-Dylan Angell

Read/See more about Vignettes: here

Vignettes – Benjamin Graham: Brighton Beach, Brooklyn, USA

The first meal I ever shared with Fayaz was over a year ago. I was an intern at the International Rescue Committee and Fayaz had just arrived in Washington DC via Afghanistan, carrying little more than a green card and a suitcase. As an intern, my primary responsibility was to help resettling refugees adapt to life in America, and on one particular afternoon, this meant driving with Fayaz to a social services office in northern Virginia.

We spent the afternoon filling out food stamp applications and sitting through inconclusive interviews, all of which left us annoyed and hungry by the end of the day. On the drive back, I thought it would be a good idea to introduce Fayaz to the most American of cuisines, a value meal at McDonald’s.

Up to this point Fayaz had taken to America rather easily, navigating the DC metro system and applying for a credit card by himself, but he was completely stumped as he stood in front of the McDonald’s menu. I advised him to stay away from the Big Mac for a while, and that the grilled chicken sandwich would be a safe choice for a beginner.

Eying the sandwich suspiciously, Fayaz took his first bite; chewed slowly – paused – and then spat the food back into its bag. “You didn’t tell me there was pork on this!” he snorted, pulling a translucent strip of bacon from his mouth with his thumb and index finger. I apologized and explained that I didn’t eat at McDonald’s often and I hadn’t known that the grilled chicken sandwich came with bacon. I had also momentarily forgotten that Muslims don’t eat pork.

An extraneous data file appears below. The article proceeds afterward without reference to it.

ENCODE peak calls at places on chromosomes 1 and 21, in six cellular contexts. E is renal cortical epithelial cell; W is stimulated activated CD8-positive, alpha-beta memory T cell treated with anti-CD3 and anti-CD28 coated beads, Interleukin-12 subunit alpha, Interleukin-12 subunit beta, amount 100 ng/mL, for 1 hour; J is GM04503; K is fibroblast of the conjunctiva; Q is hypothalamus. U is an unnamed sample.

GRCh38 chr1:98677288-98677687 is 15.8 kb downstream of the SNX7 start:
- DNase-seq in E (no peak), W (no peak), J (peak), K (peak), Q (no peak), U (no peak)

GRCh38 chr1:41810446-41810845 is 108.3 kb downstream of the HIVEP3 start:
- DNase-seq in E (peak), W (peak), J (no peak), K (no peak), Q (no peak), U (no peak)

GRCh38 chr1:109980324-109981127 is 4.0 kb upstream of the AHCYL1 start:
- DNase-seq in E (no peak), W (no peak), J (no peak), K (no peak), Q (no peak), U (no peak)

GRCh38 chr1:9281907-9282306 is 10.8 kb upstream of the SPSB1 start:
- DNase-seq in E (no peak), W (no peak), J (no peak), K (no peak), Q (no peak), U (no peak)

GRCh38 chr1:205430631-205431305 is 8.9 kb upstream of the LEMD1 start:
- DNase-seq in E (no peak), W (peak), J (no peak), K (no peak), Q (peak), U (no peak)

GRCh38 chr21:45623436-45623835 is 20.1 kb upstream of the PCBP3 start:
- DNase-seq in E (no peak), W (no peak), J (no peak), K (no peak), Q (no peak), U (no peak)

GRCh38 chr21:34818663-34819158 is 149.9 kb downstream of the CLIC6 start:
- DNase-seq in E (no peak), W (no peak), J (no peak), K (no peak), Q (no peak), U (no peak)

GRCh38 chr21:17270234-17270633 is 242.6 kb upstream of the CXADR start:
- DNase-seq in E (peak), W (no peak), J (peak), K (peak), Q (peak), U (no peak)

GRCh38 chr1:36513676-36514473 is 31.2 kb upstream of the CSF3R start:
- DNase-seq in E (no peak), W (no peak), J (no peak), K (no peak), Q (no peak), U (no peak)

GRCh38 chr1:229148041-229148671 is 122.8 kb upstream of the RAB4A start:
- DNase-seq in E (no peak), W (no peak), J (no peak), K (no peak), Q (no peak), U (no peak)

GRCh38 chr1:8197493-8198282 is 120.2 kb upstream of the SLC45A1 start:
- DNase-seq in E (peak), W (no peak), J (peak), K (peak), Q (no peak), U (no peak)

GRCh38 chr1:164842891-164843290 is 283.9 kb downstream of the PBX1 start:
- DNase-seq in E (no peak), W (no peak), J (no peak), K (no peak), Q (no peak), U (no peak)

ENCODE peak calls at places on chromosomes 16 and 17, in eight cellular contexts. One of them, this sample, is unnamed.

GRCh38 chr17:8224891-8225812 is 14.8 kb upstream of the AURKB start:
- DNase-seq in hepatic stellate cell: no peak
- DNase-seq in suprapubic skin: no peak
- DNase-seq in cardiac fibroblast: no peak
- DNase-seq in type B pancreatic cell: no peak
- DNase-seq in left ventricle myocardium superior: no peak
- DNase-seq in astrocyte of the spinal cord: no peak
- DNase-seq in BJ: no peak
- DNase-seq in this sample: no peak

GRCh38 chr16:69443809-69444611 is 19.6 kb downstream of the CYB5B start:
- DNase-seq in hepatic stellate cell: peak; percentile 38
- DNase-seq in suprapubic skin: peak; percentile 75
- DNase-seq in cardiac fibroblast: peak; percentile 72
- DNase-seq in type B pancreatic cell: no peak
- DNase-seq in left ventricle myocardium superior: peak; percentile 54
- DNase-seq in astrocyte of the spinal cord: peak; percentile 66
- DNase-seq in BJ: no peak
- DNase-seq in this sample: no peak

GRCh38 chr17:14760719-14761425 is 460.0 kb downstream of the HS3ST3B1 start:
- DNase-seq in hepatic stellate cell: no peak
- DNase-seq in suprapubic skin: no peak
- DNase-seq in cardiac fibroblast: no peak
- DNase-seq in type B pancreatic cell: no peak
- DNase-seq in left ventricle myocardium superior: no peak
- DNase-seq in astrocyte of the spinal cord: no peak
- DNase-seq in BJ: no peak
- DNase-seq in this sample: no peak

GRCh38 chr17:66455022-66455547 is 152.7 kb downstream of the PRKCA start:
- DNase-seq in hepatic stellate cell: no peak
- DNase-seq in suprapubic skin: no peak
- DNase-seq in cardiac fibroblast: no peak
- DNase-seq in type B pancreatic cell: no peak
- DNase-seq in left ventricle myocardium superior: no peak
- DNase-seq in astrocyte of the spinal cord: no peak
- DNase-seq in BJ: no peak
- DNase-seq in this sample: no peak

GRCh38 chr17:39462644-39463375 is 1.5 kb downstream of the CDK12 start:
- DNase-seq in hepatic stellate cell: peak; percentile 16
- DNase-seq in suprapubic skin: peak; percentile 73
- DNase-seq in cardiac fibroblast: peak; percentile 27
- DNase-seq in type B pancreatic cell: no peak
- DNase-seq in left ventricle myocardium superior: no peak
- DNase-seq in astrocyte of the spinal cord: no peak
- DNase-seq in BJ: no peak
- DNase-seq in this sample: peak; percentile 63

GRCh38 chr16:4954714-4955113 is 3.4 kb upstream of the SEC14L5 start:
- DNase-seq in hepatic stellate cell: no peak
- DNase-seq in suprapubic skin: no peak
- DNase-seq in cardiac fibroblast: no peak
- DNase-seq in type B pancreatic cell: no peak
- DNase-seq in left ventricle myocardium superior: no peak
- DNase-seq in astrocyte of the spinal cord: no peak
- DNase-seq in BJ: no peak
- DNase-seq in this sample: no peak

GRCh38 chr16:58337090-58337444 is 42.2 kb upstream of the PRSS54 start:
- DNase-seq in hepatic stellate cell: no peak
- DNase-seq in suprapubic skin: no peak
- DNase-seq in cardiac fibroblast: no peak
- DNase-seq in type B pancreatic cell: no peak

Fayaz wouldn’t take another bite, but he did enjoy the fries. As he munched, he explained to me that there weren’t any pigs in Afghanistan, except maybe in a zoo, and their certainly wasn’t any bacon. I was fascinated that he could be happy in life without bacon, but he assured me it was possible. I continued to ask more questions about his country and his home life, all of which I knew surprisingly little about considering the ongoing war in Afghanistan.

This would prove to be the experience that propelled our relationship past the realm of just work, because a few weeks later, after my internship ended, I got a call from Fayaz inviting me to an Afghan restaurant. I had introduced him to American food, now it was his turn to return the favor. We kept in contact over the next couple months, sometimes meeting up for Afghan food, but never going back to McDonald’s.

I didn’t stay in DC for long, and after a stint working for a newspaper in Nepal, I began making plans to move to New York. I was already in the city, going down my list of acquaintances and moving from couch to couch as I hunted for apartments, when Fayaz called. It had been several months since we last talked, and coincidentally he was now living with a friend in Brooklyn.

When I asked about his couch situation, he said that he didn’t have one, but that I was welcome to stay with him and his friend for the entire month if I was okay with being a little cramped. I was okay with it.

-Ben Graham